I have every eagle made minus the 1995-W. I actually went all the way and bought this set in PR/SR70 First Release. This will probably be the end of my collecting days, I’m too old and have much too much money tied into my collection. As to future worth, these coins will stay rare only until the novelty wears off, then there will be a period of, say, 100 years before they again surface for profit. The only other way to not lose money is to hope that the precious metal market recovers. When all is said and done, coin collecting for profit is tied to the value of the metals (and/or age).

RonnieBGood June 10, 2013 at 12:07 pm

George and John – Thank you for the support. The Roof goes in this week.

steve1942 – The beauty of this hobby is both in the design of the coins and the ability of them to hold their value and increase in value with time. Perhaps what you say is partly true if you have only collected modern coins. But look at the Buffalo fractionals, the Ultra High Relief gold coins, the 3 coin gold 20th anniversary set for the Gold American Eagle and the Short set within the gold Spouse series. The key is to choose your purchases wisely.

steve1942 June 10, 2013 at 7:16 pm

Ronnie: I’m certainly not putting coin collecting down. I’m a member of NGC. Besides the Silver Libertys, I have multiple gold and platinum coins, new and old. My collection contains the UHR you mentioned, as well as the 2006 Buffalo. I own a slew of gold Indians and VAM Morgans. My point was directed toward those that collect to turn a profit. Not the ones that immediately sell (turn) the coins but those that hold them hoping that they will all increase in price. That will not happen, not immediately, that is. Profit in coins is, as I said, tied to either the price of metal or to the age of the coin (75 years, at least). A few will continue to grow in value but if you look at the coin census and see the number of perfect coins being graded, rarity is a thing of the past. Its nice to hear that you enjoy the artistry of coins, that alone makes collecting them worth while. Hopefully, other collectors will feel the same way and the hobby will grow. I’ve recently purchased a few Canadian coins, they do make a beautiful reverse. As beautiful as they are, I hope that our governments don’t get lost in the profit side of collecting. I’d hate to see them go the way of stamps. Until FDR made it known that he was a collector, there was a value in that hobby. After his term, the Post Office put out more stamps than could be counted. If a stamp, today, isn’t completely perfect, it’s worthless. I wonder how long it will be before we collectors start looking for coin grades that go beyond 70. I also wonder if we will ever realize that perfection is in the eye of the beholder. And, listen to me, I just bought this set in First Strike 70 and belong to NGC. So, all I can say is, enjoy your collection, you seem to like it for all the right reasons. Heck, I like my less expensive Kennedy Silvers as much as any.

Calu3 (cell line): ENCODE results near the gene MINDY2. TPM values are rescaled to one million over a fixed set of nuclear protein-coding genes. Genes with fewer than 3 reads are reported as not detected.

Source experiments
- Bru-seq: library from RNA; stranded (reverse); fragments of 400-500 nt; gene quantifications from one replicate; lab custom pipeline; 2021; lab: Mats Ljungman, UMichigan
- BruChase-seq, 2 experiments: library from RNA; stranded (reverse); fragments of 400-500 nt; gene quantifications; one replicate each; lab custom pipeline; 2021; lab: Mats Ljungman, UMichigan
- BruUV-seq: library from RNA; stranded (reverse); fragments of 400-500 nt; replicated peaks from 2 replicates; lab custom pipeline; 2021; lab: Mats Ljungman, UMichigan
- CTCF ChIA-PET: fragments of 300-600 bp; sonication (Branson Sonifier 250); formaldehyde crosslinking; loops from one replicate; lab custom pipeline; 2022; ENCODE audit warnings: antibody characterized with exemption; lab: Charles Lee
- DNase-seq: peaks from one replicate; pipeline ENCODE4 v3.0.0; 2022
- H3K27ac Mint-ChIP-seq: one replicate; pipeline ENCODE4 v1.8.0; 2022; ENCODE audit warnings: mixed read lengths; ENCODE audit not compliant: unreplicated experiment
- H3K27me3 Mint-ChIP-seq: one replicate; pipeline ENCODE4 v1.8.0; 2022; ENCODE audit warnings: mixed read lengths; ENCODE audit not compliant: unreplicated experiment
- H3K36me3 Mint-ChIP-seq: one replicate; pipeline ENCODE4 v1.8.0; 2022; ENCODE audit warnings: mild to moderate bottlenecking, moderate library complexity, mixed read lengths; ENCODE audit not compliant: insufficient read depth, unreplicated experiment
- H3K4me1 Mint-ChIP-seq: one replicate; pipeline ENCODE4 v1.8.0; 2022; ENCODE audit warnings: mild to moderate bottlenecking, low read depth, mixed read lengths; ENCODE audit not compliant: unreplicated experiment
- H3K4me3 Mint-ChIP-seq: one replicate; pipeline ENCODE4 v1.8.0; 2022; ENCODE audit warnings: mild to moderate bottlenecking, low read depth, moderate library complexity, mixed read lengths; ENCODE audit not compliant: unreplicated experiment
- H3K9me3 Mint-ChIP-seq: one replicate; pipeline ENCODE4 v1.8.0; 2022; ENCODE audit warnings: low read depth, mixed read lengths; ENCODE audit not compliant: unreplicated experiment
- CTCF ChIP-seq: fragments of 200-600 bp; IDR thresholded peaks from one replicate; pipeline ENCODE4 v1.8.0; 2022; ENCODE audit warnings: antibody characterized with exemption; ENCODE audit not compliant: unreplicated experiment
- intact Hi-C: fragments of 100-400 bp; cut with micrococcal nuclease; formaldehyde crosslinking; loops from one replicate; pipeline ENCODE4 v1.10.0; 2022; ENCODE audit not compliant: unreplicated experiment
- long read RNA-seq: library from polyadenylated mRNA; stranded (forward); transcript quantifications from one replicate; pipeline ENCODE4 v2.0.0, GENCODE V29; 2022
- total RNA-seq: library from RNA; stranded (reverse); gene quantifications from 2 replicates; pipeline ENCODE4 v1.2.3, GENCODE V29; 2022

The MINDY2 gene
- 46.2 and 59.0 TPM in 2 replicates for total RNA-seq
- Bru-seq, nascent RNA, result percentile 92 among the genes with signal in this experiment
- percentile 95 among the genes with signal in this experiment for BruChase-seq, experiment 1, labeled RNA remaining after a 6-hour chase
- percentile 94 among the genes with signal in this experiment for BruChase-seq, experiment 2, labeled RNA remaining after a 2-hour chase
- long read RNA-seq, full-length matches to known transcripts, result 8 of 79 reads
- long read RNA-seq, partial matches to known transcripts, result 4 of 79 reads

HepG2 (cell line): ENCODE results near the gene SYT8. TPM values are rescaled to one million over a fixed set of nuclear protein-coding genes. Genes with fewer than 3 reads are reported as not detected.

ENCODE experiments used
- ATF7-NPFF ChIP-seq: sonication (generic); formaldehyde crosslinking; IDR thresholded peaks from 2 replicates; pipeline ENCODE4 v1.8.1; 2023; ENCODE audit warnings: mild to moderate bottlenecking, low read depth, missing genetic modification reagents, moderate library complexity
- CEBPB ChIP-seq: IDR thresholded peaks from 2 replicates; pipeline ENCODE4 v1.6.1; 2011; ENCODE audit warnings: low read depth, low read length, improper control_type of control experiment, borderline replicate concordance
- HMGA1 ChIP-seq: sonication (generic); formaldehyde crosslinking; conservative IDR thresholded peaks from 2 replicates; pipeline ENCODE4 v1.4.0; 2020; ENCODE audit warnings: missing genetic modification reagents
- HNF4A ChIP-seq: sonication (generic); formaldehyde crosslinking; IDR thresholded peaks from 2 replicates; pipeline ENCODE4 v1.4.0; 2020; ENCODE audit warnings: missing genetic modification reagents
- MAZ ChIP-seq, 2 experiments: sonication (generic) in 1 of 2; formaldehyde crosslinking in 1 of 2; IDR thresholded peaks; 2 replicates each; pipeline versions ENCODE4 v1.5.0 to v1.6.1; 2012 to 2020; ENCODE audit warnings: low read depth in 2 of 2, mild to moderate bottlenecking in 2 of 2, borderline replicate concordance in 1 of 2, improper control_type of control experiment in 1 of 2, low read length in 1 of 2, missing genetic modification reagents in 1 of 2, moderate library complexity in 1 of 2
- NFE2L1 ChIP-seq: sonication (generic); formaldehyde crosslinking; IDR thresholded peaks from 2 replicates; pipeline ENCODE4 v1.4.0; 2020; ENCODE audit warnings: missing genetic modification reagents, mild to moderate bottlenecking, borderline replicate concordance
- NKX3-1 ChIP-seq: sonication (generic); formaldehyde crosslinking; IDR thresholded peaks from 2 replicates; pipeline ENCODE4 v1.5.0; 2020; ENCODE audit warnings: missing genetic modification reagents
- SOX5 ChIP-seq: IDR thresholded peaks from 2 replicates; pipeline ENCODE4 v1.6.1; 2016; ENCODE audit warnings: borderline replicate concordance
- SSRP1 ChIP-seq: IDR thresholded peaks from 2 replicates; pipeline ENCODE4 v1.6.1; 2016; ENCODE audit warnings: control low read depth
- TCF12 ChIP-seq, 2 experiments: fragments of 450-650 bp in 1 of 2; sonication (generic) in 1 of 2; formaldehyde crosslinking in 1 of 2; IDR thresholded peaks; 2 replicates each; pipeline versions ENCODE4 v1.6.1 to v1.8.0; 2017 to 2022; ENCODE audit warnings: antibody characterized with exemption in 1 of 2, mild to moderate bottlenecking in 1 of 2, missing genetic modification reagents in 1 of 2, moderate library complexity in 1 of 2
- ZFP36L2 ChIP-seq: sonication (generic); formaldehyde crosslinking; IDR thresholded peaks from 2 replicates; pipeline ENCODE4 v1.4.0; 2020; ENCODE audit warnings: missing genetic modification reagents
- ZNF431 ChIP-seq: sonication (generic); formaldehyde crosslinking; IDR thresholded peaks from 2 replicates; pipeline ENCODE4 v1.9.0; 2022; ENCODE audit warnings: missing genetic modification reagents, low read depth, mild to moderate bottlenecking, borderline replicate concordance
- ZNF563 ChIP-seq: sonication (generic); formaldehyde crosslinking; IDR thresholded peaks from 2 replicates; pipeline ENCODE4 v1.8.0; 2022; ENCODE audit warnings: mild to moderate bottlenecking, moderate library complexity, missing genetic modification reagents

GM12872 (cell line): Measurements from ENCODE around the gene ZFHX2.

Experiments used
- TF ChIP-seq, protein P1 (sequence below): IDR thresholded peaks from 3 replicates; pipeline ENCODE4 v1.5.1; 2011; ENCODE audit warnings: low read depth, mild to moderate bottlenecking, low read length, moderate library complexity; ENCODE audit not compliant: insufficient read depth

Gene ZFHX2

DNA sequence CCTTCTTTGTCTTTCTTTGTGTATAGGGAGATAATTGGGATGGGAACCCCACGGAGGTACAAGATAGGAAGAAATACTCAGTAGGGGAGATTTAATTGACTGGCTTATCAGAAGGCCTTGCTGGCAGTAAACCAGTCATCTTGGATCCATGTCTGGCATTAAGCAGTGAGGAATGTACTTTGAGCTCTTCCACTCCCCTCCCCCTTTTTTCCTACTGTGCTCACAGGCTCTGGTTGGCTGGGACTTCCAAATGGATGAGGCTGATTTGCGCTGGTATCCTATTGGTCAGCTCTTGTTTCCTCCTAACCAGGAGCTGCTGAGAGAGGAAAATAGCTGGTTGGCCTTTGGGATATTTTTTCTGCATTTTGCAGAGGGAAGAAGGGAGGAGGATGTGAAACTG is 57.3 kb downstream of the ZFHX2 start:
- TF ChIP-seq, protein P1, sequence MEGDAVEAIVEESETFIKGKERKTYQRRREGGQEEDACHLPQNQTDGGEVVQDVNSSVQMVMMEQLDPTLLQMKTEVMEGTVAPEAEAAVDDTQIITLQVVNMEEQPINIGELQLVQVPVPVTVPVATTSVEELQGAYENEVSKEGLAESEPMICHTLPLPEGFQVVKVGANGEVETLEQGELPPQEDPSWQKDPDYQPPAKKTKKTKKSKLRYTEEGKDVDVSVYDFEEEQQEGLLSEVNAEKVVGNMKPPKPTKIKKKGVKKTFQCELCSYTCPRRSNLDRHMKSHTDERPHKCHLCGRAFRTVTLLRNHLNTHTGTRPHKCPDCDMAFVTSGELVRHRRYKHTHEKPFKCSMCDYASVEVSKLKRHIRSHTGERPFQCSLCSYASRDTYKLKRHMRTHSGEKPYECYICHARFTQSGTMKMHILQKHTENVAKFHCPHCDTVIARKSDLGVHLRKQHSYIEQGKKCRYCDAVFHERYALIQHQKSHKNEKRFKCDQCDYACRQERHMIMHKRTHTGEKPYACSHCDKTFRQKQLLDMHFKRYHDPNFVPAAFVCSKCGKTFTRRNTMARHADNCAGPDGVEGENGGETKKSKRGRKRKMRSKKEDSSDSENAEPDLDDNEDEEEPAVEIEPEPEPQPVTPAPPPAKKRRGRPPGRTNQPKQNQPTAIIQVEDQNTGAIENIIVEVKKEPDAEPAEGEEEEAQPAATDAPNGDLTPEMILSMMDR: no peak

homer June 11, 2013 at 8:38 pm

Buying some sets is a good way to save money with the possibility of profit in future. There are better ways to make money if you are looking for profit. Collecting should be about fun.

David June 12, 2013 at 12:36 am

The mintage seems fairly low considering there is a new Eagle in the set. The reverse proof family increased. Can’t wait to see them